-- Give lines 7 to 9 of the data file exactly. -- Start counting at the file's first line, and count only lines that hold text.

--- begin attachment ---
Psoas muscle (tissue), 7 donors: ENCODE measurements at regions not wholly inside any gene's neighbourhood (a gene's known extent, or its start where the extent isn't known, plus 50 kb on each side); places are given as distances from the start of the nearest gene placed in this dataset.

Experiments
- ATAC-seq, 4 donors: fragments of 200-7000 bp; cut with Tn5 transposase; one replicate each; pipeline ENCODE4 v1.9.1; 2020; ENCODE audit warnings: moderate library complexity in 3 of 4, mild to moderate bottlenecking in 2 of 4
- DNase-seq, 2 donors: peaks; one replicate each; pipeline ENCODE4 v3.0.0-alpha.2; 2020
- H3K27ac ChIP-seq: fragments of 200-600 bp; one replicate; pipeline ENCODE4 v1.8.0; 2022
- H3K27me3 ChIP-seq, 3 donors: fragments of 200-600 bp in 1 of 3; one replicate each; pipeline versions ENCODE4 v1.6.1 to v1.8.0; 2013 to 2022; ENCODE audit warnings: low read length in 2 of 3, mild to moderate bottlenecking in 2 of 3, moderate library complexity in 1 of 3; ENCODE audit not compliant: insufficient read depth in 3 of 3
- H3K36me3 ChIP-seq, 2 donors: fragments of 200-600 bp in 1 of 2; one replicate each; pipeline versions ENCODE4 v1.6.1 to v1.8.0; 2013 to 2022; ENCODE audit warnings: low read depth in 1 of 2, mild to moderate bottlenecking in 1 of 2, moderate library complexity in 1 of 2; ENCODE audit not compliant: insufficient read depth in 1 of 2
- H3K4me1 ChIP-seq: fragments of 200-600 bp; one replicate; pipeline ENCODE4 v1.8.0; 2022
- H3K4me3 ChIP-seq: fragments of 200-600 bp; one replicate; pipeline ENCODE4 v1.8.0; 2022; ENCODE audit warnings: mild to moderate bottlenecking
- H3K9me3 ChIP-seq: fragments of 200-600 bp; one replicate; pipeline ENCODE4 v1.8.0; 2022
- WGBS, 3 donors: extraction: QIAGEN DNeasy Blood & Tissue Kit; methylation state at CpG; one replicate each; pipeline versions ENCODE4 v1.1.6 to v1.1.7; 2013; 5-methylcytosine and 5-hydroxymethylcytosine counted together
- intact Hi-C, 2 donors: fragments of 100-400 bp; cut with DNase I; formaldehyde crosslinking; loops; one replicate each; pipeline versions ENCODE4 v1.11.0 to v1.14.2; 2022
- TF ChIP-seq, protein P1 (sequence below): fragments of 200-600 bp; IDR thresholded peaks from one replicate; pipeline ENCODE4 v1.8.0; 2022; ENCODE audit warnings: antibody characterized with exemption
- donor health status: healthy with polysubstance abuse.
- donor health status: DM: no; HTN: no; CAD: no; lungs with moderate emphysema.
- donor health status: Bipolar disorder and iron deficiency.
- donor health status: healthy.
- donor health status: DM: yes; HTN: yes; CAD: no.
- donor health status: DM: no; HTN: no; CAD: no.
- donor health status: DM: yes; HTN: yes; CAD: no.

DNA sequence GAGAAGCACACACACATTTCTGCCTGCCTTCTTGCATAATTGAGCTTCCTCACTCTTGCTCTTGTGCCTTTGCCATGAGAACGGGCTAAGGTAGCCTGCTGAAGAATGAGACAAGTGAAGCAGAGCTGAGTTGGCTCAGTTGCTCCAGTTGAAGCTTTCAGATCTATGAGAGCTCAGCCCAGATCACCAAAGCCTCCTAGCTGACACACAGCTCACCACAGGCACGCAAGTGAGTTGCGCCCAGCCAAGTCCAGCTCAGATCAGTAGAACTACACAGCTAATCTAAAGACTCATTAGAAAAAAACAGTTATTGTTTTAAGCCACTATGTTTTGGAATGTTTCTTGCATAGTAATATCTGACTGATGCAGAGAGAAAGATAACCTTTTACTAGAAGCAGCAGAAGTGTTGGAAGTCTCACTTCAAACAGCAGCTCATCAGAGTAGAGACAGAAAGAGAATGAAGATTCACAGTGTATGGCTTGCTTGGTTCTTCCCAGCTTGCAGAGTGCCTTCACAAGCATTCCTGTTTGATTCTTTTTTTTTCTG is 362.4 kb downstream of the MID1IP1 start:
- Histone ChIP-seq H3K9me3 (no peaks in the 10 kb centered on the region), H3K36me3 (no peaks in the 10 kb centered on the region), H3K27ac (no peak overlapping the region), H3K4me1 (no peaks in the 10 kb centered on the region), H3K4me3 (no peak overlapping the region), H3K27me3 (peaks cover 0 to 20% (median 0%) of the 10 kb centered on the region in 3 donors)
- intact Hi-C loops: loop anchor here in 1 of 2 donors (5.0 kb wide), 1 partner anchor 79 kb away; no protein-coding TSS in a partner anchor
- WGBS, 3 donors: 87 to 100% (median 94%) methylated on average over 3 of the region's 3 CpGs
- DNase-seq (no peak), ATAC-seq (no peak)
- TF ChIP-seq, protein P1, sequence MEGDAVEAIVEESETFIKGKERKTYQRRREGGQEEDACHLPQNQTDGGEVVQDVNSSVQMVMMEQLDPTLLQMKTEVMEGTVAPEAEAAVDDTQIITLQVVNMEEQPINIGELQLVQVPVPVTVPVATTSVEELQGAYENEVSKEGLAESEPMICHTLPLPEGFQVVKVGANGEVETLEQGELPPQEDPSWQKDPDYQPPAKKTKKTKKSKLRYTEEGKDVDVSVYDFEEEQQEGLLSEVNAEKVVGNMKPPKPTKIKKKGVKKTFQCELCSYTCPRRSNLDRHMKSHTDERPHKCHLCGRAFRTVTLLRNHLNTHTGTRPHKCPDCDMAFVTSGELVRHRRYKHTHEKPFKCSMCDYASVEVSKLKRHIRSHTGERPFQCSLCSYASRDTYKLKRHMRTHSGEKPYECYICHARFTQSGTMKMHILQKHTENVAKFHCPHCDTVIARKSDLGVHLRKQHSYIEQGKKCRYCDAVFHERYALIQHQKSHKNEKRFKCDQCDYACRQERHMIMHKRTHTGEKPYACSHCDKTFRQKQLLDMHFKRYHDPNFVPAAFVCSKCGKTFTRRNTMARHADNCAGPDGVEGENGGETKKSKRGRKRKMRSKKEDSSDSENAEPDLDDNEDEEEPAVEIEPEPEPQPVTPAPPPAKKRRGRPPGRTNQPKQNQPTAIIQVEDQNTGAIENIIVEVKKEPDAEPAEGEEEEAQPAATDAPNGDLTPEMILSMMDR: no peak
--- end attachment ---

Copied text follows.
- H3K36me3 ChIP-seq, 2 donors: fragments of 200-600 bp in 1 of 2; one replicate each; pipeline versions ENCODE4 v1.6.1 to v1.8.0; 2013 to 2022; ENCODE audit warnings: low read depth in 1 of 2, mild to moderate bottlenecking in 1 of 2, moderate library complexity in 1 of 2; ENCODE audit not compliant: insufficient read depth in 1 of 2
- H3K4me1 ChIP-seq: fragments of 200-600 bp; one replicate; pipeline ENCODE4 v1.8.0; 2022
- H3K4me3 ChIP-seq: fragments of 200-600 bp; one replicate; pipeline ENCODE4 v1.8.0; 2022; ENCODE audit warnings: mild to moderate bottlenecking